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Written by: Mary Catherine Santoro
Friday July 11, 2014

There are a lot of books out there.  The VMNH Library includes about 6,000 of them, as well as journals and other periodicals.  That means that if you read a book a day, it would take you 16 ½ years to finish everything currently in our collection. At that point, you could start on everything we added in those 16 ½ years, or take a break and catch up on Game of Thrones.

That may sound like a lot of reading, but our 6,000 books make a relatively small collection for a library.  That’s partly because the VMNH library is highly specialized, which means we generally only have books that relate to natural history.  Most books out there simply aren’t right for our library.  Most biographies, fiction, and nonfiction books on topics such as crime, music, philosophy, and so on fall outside what’s called “the scope” of our library.  Scope is the topics a library covers, as well as the reading levels and the types of materials (books, magazines, DVDs, CDs, etc.) on those topics.  Our library focuses on natural history, on books and journals, and most items are at the high school or college level and above.

For comparison, the largest (and far less specialized) library in the world is the Library of Congress in Washington, D.C.  The Library of Congress has more than 36,000,000 books and other printed materials, though even they don’t have them all.  (In case you were wondering, if you read one of their books each day, it would take you about 98,000 years.)

The Jefferson Building of the Library of Congress

But with all those books out there in libraries large and small, chances are, if there’s a topic you’re interested in, there’s a book on it somewhere.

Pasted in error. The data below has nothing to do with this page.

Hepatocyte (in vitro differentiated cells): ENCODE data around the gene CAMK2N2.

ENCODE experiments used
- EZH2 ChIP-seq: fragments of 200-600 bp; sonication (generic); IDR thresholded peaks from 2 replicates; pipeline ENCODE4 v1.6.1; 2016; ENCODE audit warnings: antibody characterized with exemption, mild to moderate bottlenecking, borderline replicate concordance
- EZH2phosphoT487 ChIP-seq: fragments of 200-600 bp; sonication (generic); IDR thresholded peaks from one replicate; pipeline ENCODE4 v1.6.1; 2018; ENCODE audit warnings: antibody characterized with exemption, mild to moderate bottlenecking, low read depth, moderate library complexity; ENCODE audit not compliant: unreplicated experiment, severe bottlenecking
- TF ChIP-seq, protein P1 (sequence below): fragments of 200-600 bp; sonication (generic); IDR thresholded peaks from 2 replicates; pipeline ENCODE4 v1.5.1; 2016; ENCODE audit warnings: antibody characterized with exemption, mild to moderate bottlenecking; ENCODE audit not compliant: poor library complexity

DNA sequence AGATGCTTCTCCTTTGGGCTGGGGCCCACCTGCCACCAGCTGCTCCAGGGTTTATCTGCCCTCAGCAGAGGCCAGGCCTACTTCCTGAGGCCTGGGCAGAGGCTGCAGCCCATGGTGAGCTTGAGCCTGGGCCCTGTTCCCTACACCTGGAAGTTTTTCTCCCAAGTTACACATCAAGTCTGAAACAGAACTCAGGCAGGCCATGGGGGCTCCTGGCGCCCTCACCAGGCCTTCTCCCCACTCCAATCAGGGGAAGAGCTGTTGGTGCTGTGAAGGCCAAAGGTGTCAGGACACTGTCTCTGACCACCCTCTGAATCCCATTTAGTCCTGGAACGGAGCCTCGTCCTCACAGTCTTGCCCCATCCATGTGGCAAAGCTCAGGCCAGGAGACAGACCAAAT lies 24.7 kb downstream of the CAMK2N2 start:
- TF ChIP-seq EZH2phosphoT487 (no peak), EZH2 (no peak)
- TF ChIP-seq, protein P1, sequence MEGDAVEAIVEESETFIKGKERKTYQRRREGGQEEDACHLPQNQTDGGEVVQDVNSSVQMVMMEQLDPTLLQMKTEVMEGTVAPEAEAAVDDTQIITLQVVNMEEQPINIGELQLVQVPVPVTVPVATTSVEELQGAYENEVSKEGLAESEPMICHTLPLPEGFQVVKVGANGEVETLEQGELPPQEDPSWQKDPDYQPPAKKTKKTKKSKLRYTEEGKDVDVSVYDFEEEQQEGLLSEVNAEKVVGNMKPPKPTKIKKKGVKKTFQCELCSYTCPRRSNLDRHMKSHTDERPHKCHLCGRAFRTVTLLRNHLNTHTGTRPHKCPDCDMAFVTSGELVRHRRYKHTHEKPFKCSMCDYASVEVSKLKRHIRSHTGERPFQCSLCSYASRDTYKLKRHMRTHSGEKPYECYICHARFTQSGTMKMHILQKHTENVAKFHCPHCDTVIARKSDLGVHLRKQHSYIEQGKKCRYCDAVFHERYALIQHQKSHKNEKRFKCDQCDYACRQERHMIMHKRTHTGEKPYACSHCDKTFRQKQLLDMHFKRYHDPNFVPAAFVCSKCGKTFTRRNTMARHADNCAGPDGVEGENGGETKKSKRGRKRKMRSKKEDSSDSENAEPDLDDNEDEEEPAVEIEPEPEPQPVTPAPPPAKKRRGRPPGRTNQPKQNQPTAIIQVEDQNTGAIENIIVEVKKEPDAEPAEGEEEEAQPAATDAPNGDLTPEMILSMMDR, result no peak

Take, for example, barbed wire identification.   We have a book on that: Antique Wire Illustrated: Identify Your Barb Wire: 315 Kinds of Barbed Wire that Fenced the West.

Antique Wire Illustrated, cover

Published in 1978 by Antique Wire Sales, Inc., it features illustrations of more than 300 different barbed wires that were produced in the second half of the 19th century, and is intended as a guide for barbed wire collectors.   It features a line drawing of each type of wire and provides the wire’s name and patent number, when those are known.  The guide also provides the date the patent was issued and the name and home town of the person to whom the patent was issued.

Illustrations of barbed wire from Antique Wire Illustrated

So what’s a book for barbed wire collectors doing in our natural history library?  One of the disciplines we research here at VMNH is archaeology, and this sort of reference can be valuable for an archeologist working on a historic (as opposed to prehistoric) site.  If a particular type of barbed wire is found at a site and can be identified, that can provide information that will help determine the date of the site. 

By the way, the Library of Congress doesn’t seem to have Antique Wire Illustrated: Identify Your Barb Wire: 315 Kinds of Barbed Wire that Fenced the West in its 36,000,000 books.

To learn more about the books in the VMNH Library collection, please contact us or visit our account at LibraryThing, where you’ll find listings for Antique Wire Illustrated and more than 3000 of our other books.

Tags: Library, Mary Catherine Santoro, Research and Collections

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